Conference Paper

Can large-area avalanche photodiodes be used for a clinical PET/MRI block detector?

Department of Radiology and Molecular Imaging Program, Stanford, University, CA, USA
DOI: 10.1109/NSSMIC.2008.4774466 In proceeding of: Nuclear Science Symposium Conference Record, 2008. NSS '08. IEEE
Source: IEEE Xplore

ABSTRACT We are investigating a high resolution, Angerlogic based PET block detector using large-area avalanche photodiodes (LAAPD). Such block detectors will be used in a simultaneous PET/MRI clinical scanner. Using a Monte-Carlo simulation tool, we systemically optimized the detector design taking into account the following factors: the dimensions of the scintillation crystal and the optical diffuser, the surface finish of crystals, the layout of APD arrays, and the signal-to-noise (SNR) of the system. Based on the simulation results, a block detector prototype was built with an 8×8 LYSO crystal array (crystal pitch size: 2.75 × 3.00 × 20 mm3) coupled to four APDs. The performance of the block detector with regard to the crystal resolving ability and the energy resolution is reported.

0 Bookmarks
 · 
115 Views
  • Source
    [Show abstract] [Hide abstract]
    ABSTRACT: PET combined with CT has proven to be a valuable multimodality imaging device revealing both functional and anatomic information. Although PET/CT has become completely integrated into routine clinical application and also has been used in small-animal imaging, CT provides only limited soft-tissue contrast and, in preclinical studies, exposes the animal to a relatively high radiation dose. Unlike CT, MRI provides good soft-tissue contrast even without application of contrast agents and, furthermore, does not require ionizing radiation. This project focused on combining a high-resolution PET scanner with a 7-T MRI system for animal research. Because classic PET detectors based on photomultiplier tubes cannot be used in high magnetic fields, we used a detector technology based on 10 x 10 lutetium oxyorthosilicate crystal arrays and 3 x 3 avalanche photodiode arrays. A ring of such PET detectors will ultimately be used as an insert for the 119-mm-diameter MRI bore. Initial measurements with 1 PET detector module in the 7-T field during application of MRI sequences were encouraging. Position profiles from the PET detectors and a first MR image of a mouse could be acquired simultaneously. Further work will concentrate on the construction of a full PET detector ring with compact, integrated electronics.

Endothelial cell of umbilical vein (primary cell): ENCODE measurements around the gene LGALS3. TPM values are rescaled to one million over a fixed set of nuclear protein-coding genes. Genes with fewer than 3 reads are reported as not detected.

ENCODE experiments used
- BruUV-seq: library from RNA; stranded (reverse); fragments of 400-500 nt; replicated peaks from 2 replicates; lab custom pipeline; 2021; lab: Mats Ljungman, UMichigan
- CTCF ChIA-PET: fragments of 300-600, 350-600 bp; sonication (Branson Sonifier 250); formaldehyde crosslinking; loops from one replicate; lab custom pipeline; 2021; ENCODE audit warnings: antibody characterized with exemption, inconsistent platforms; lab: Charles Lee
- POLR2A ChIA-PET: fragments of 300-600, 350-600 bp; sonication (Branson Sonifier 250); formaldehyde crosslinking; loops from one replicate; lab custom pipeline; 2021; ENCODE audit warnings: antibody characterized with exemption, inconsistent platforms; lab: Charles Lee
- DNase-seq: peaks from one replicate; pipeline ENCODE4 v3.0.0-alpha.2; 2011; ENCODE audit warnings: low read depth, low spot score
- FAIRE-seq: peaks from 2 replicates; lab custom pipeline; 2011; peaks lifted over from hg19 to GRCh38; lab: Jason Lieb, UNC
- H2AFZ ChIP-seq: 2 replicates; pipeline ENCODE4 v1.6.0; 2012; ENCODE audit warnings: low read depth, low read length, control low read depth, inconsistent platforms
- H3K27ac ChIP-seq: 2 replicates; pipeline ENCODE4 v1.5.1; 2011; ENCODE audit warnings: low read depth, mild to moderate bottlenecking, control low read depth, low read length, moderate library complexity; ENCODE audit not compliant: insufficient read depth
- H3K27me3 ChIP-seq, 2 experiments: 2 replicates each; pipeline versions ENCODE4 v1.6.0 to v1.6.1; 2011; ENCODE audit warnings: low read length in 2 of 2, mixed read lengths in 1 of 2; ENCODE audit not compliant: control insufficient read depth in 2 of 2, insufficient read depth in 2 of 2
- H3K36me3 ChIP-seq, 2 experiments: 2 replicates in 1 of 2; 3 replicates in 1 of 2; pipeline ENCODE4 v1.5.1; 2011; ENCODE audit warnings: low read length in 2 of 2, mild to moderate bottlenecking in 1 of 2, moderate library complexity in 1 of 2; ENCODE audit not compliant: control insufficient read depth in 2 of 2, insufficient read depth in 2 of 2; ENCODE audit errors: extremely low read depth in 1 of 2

Journal of Nuclear Medicine 05/2006; 47(4):639-47. · 5.77 Impact Factor
  • Source
    [Show abstract] [Hide abstract]
    ABSTRACT: The relative response to X-rays and light, linearity for X-rays, and the energy resolution for both X-rays and light signal from a light emitting diode (LED) light pulser were measured for 5 mm, 10 mm and 16 mm diameter large area avalanche photodiodes (LAAPDs). It has been shown that the ratio of the LAAPD gain for 5.9 keV and 16.6 keV X-rays and the gain for a light pulse from the LED light pulser was constant (within 1-2%) up to a device (optical) gain of 100. That allows one to use the X-ray peaks as a good reference for measuring the e-h pair number of detected light pulses, particularly from scintillators. Good linearity of the LAAPDs response to X-rays was observed up to energy of about 20 keV. The energy resolutions for light signals and X-rays were compared and discussed in the light of the statistical limitation of the resolution. The comparison showed an excellent agreement for the light signal. For the X-rays, the energy resolution was affected by the non-uniformity of the gain in the active area of the photodiode, particularly observed for X-rays above 6 keV. Finally, the energy spectrum for 662 keV γ-rays from a <sup>137</sup>Cs source detected with a YAP crystal coupled to a 16 mm LAAPD was obtained, showing an excellent energy resolution of 4.30±0.15%
    IEEE Transactions on Nuclear Science 09/2000; · 1.22 Impact Factor
  • [Show abstract] [Hide abstract]
    ABSTRACT: This paper presents a discussion of a new multicrystal detector system as it is implemented in Positron Emission Tomography. The system consists of a 32 × 8 matrix of BGO crystals, a tuned light pipe, and four photomultipliers. The electronics that decodes the position consists of fast preamps, gated integrators, and level comparators. This detector represents a major development toward reducing the cost of PET.
    IEEE Transactions on Nuclear Science 03/1986; · 1.22 Impact Factor

Full-text (2 Sources)

View
25 Downloads
Available from
May 27, 2014